Tan Sri Arshad Ayub, a giant in the educational reform of the nation, remains an icon who charted a historic odyssey.
TODAY is the 84th birthday of Tan Sri Arshad Ayub (pic) who is one of the foremost educational innovators this country has known. He was the first Director of Institut Teknologi MARA (now UiTM) and led it with courage and vision for one decade from 1965 to 1975.
Arshad was personally entrusted by the late Tun Abdul Razak with the challenge of remedying the under-representation of bumiputras in the professions. To match the magnitude of the task, Arshad abjured well trodden paths and blazed new trails.
He assembled a multiracial team of educational renegades with the right mix of courage and passion to do things not done before. He told his staff that everyone is educable. He believed that among the young there are many late bloomers who the educational system tends to discard. He was going to give them a second chance. He believed that entry points into tertiary courses should be flexible but exit points must be well regulated.
How a student ends the race is more important than how he began it. On training students who did not have the best of results, Arshad felt that a committed teacher should not only seek to polish gold, he must also endeavour to mould ordinary clay into works of art.
This was, of course, quite different from other centres of learning which prided in admitting only the best applicants. In contrast, Arshad devised many specially tailored, remedial, pre-university programmes to upgrade students who would not otherwise qualify for professional courses. He established multi-tiered programmes from certificate level to advanced diplomas. Students who successfully navigated one level became eligible for upward mobility into the next tier.
To address public and professional concerns about educational standards, Arshad internationalised. He hired expatriate lecturers and external examiners. He made ITM the first Malaysian institution to embrace UK external programmes like LLB (London), ICSA and ACCA. Decades before other institutions, Arshad pioneered “twinning programmes” with Ohio and Kentucky universities in the USA.
On the domestic front, Arshad commenced scores of courses in engineering, applied science, mass communication, business, management, architecture and hotel and tourism.
His critics were often sceptical about the relevance of some of the courses but Arshad was adamant. He was planning for the decades ahead.
He set up branch campuses in the remotest parts of the country from Jengka in Pahang to Machang in Kelantan. Instead of rural students coming to the city, the city was going to go to the rural hinterland to provide a catalyst for growth.
For working adults Arshad pioneered an Extension Education Programme. He initiated executive development and entrepreneuring courses that are commonplace today but were rare in the early seventies.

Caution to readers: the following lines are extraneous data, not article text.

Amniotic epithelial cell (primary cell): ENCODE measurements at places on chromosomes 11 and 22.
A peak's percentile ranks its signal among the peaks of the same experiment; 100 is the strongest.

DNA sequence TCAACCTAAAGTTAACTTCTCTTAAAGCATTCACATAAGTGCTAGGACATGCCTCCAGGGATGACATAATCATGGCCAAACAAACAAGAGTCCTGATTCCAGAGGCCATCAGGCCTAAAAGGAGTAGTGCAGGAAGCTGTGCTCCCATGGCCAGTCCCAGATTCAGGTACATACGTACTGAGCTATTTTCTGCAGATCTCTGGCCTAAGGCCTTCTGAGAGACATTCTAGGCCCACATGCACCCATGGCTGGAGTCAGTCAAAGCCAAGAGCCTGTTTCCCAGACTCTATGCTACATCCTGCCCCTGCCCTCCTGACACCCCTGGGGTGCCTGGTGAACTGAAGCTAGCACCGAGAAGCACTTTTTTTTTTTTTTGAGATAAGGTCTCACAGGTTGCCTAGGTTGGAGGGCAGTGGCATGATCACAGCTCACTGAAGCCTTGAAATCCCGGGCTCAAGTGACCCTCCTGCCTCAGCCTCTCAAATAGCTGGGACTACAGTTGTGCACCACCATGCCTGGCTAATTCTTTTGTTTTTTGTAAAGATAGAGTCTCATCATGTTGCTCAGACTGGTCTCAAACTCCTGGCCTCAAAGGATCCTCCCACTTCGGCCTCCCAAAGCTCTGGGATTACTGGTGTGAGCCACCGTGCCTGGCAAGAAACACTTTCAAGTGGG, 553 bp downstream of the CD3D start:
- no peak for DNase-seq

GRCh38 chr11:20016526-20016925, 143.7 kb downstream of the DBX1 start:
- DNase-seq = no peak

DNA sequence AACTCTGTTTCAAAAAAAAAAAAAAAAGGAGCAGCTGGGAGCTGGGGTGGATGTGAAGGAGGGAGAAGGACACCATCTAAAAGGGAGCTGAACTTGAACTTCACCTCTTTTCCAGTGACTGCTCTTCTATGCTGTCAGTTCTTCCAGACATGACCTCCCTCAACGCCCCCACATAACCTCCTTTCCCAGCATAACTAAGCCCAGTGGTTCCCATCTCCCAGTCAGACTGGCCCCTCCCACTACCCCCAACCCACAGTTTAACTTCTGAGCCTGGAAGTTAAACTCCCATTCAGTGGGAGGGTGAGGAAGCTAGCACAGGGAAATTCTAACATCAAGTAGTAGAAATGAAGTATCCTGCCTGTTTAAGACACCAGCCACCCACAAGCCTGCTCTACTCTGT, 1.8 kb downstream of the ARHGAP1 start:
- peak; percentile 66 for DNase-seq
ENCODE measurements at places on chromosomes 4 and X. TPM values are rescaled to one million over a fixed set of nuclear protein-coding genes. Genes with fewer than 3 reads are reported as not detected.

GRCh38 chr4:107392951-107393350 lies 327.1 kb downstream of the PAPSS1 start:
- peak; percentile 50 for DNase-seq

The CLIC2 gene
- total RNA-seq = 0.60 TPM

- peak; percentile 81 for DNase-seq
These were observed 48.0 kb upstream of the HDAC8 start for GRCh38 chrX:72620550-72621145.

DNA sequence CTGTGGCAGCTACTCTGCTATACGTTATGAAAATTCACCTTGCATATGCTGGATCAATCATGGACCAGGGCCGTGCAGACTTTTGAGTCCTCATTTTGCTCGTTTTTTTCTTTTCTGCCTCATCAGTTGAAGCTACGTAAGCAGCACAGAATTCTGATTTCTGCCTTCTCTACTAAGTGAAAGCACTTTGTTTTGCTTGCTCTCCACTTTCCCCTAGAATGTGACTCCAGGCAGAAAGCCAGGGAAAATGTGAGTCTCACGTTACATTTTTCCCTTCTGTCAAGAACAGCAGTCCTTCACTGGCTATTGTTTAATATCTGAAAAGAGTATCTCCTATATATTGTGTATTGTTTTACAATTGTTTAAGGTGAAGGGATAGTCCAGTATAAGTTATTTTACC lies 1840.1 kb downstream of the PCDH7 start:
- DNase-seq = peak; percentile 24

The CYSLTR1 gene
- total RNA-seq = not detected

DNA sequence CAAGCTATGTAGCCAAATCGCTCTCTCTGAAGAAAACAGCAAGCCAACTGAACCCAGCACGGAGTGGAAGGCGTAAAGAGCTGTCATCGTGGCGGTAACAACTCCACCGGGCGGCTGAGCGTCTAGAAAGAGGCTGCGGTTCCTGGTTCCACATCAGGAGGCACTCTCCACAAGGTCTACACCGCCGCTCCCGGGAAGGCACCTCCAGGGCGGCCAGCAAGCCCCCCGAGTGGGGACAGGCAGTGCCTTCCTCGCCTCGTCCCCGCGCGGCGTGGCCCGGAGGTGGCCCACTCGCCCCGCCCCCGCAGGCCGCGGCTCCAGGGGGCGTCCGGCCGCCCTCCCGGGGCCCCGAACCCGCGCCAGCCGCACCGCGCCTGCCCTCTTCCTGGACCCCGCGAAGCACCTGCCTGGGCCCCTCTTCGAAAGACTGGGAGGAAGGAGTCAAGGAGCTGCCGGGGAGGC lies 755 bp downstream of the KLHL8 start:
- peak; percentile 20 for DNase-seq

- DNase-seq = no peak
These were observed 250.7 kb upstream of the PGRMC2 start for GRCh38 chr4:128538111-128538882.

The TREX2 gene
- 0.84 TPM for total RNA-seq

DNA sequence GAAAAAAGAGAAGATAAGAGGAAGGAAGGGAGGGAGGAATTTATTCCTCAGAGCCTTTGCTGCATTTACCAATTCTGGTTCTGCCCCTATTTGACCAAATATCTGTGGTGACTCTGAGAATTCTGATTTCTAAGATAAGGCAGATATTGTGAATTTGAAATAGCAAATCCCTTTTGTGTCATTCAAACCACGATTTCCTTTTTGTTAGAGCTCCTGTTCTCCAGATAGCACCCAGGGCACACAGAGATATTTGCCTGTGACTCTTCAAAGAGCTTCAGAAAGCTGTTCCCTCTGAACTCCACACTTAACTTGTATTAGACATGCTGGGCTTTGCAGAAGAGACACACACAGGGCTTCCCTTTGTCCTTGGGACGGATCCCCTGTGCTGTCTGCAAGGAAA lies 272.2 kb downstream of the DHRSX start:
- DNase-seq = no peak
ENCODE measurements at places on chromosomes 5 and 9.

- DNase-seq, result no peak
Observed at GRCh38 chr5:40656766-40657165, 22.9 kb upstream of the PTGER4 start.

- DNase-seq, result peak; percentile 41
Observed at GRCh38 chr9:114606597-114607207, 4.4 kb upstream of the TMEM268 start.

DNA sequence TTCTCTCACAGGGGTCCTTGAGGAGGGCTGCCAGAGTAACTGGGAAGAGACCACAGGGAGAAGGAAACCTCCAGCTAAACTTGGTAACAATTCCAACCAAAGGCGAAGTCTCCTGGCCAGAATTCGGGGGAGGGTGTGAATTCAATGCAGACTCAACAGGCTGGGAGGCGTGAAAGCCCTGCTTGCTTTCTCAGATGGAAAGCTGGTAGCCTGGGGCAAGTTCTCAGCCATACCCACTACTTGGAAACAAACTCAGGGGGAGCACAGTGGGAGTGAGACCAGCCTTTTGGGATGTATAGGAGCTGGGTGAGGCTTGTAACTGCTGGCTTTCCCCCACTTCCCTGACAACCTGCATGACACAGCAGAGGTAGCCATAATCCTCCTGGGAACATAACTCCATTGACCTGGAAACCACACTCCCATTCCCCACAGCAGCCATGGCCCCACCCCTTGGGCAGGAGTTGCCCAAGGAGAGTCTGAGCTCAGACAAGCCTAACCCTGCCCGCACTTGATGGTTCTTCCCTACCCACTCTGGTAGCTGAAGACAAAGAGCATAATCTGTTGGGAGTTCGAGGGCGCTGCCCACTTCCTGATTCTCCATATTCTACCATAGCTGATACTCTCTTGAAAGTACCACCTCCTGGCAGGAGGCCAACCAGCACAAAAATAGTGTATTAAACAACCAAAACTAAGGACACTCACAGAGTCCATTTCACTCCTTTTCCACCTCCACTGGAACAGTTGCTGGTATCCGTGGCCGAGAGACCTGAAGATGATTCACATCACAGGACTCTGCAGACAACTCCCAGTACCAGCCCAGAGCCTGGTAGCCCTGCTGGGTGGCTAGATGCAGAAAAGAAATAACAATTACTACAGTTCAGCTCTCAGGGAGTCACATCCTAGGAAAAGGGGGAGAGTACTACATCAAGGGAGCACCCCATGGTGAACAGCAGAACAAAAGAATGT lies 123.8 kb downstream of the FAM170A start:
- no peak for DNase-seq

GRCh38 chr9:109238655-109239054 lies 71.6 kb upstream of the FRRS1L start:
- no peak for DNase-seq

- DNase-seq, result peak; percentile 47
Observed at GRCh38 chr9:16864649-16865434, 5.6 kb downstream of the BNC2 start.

He empahsised the importance of languages, specially English and set up the country’s largest language centre to train ITM students in foreign languages. Under his leadership, ITM was in perpetual, creative ferment and always a decade or two ahead of the times.
Arshad’s forays into unchartered territories did not often go down well with the bureaucracy that expected unquestioned compliance with policies, goals, targets and criteria established by the Government. Despite the resistance, Arshad did not buckle.
He was a man who marched to his own tune; he was fixated to some polestars of his passionate conviction. He took personal risks, did a bit of rule bending, capitalised on opportunities and acted with creative non-conformity.
Arshad’s relationship with his staff was informal. He knew thousands of employees by name. Thity-six years after he left ITM he can still identify them correctly! He used to walk the campus on foot, eat lunch with the students in their dining hall; visit faculties unannounced and single out anyone, no matter how junior, who he felt could accomplish a needed task. His talent pool was never confined to elite officers.
He built a strong multi-racial team to strategise the best ways of achieving ITM’s goals. His leadership was tough enough to demand high standards of everyone yet tender enough to endear him to their hearts.
While running an institution devoted to bumiputra education, his transcendence was remarkable. Many of his Heads of Schools were non-Malays. The academic staff was more than 50% non-Malay. He used ITM buses to ferry Christian students from East Malaysia to churches in Klang. Forty years before the 1Malaysia policy, Arshad epitomised it in his actions.
He addressed his young wards frankly and frequently. He inspired them to dream more, learn more, do more and become more. He told them that he believed in their talent; that it was his job of unlocking their potential. The students heard his call and thousands of bumiputra corporate and professional leaders today owe their career success to the inspiration infused by Arshad.
In time, Arshad was the deserving recipient of many sterling domestic and foreign accolades. But above all of them is the enduring legacy that the institute he cradled from 1965-75 has grown into the nation’s largest university. Thirty-seven years after he left, UiTM still is, and will remain for a long time to come, an extended shadow of Arshad Ayub’s towering personality.
The nation, in turn, will always remember him for one of its most successful experiments in social engineering through education.